The belief that working in teams makes us more creative is so widespread that we’ve stopped listening to our instincts. Solitude is out of fashion… but I’m here today to encourage you to listen to your instincts and be alone for a bit.
Ever since kindergarten we’re taught to share, we’ve spent years at school solving issues in teams and now we work in offices without walls where we’re encouraged to brainstorm and reach synergistic goals to enhance each other’s creative capabilities. But what if I told you… it’s all wrong?
What if I told you that years of learning the meaning of teamwork has taught me that you should be spending more time alone?
Does being alone enable you to be more creative, effective and productive?
“We work collaborating and communicating with each other”… that’s what they’d say as they showed me my brand-new work laptop and a fancy stand-up table in a circle office with glass walls.
“We work together, we have lunch together and we encourage teamwork, which means you have to attend team meetings every day and meetings with the person you report to weekly. It makes us more creative.”
I remember my head buzzing around trying to calculate how much time it actually takes just to prepare for these meetings alone.
“Is that a normal practice here?” I wondered, looking around. I felt my brows meeting in one vivid unibrow showing disbelief in my future work practices.
“Yes it is”, my colleague answered with the brightest smile possible.
Back then even my extroverted soul wanted to crumble and hide. Does that mean… I’ll actually be forced to spend time attending meetings where everyone will simply be updated what each of us is working on? What if there’s something we disagree on?
“Okayyyy…” I whispered to myself contemplating where I ended up.
Daily 20-30 meetings with teammates, weekly meetings with my manager and monthly 2 hour meetings with the whole office – that’s how my work was scheduled from that point.
If you’re attending meetings all day.. you’re wasting your talent (and solitude might be the answer)
It’s not your fault, though. Teamwork and collaboration are at the core of today’s corporate work style (and that makes sense!). We hold frequent meetings to encourage knowledge sharing, understanding and consensus in the workplace and the our society is characterized by democracy and involvement. In other words, team meetings are compulsory, every attendant is not only encouraged but is rather expected to contribute and every prevailing issue is discussed out loud. Such practice is expected to foster creativity, brainstorming, flexibility and responsiveness as well as the ability to respond to change.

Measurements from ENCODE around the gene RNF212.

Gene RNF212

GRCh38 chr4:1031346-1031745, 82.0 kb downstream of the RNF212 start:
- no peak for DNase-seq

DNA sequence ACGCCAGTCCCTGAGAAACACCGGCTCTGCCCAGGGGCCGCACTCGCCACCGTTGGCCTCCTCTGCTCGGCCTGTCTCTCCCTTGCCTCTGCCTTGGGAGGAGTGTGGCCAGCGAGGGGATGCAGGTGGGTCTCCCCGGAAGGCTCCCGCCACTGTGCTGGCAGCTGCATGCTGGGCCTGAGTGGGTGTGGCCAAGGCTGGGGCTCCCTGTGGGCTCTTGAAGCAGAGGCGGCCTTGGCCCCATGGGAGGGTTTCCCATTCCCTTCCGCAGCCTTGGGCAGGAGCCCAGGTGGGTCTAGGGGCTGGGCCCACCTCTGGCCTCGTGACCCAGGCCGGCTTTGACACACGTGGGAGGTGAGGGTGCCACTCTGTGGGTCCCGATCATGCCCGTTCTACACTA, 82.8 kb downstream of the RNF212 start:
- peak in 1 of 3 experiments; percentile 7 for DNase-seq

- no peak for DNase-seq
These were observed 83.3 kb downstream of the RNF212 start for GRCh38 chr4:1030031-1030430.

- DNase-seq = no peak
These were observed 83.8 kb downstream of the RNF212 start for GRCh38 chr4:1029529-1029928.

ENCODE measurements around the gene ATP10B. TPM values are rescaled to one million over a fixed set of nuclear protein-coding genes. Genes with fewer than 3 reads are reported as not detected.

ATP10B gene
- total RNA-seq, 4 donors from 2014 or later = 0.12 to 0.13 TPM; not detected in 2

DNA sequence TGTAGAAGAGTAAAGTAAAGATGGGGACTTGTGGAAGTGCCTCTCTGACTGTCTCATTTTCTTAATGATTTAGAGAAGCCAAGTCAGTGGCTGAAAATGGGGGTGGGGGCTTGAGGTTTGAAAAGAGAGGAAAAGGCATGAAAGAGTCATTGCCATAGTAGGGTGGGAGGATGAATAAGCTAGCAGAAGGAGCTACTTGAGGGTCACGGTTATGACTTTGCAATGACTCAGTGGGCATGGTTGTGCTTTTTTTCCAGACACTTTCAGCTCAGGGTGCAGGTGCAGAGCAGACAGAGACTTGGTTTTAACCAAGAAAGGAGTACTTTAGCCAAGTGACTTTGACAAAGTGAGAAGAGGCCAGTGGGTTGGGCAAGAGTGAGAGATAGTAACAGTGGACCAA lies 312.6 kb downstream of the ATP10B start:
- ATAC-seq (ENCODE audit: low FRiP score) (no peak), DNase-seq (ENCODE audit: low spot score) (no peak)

I’ve got to admit that despite my initial ignorance I did find the meetings useful an engaging. And while nothing in business gets accomplished without the assistance of others, very quickly I found myself observing the negative effects that teamwork and frequent meetings bring along such as high interdependence and time wasting, to name a few.
Too much collaboration can be detrimental… you need time for yourself to spend alone.
Back in the 1890s, French researcher Max Ringelmann discovered what others later called the Ringelmann effect: the larger a workgroup, the more likely workers will mingle with each other and will waste time rather than get inspired and get the work done. That means that workmates will rather socialize and will also expect others to pick up the slack. He claimed that the maximum allowed number of people during the meeting is 5. After that, each extra attendee slows the process down and “extends the unproductive time”.
My team meetings would usually feature an exact number of 5 individuals and in most cases even a smaller amount of people. In cases when attendee number would exceed 5 we were warned that we will stick to a certain schedule which would normally feature a strict meeting schedule and attendees would not be allowed to speak longer than 3 minutes at a time. Such meetings would usually allow to both express themselves and give a short feedback. Could that have been the secret of focus?
Go be alone (but not lonely).
Solitude itself is a state of seclusion, i.e. lack of contact with people due to (mainly) purposeful actions – longer-lasting focus, increased creativity and ability to fully relax. However a purposeful long-term solitude, where any human contact is intentionally neglected is thought to bring negative experiences.
While collaboration is key to creativity, exceptional thoughts come nearly always in solitude.
A number of highly creative people, such as Nikola Tesla, Wolfgang Amadeus Mozart, Albert Einstein or Franz Kafka highly valued solitude since solitude was the only state of mind where they could use 100% of their potential. And while the brightest minds we’ve ever known would create in peace and solitude they would still seek for companionship for feedback.
The belief that working in teams makes us more creative is so widespread that we’ve stopped listening to our instincts. We’ve stopped trying to understand what we need at that exact moment and we’ve stopped experimenting with ourselves.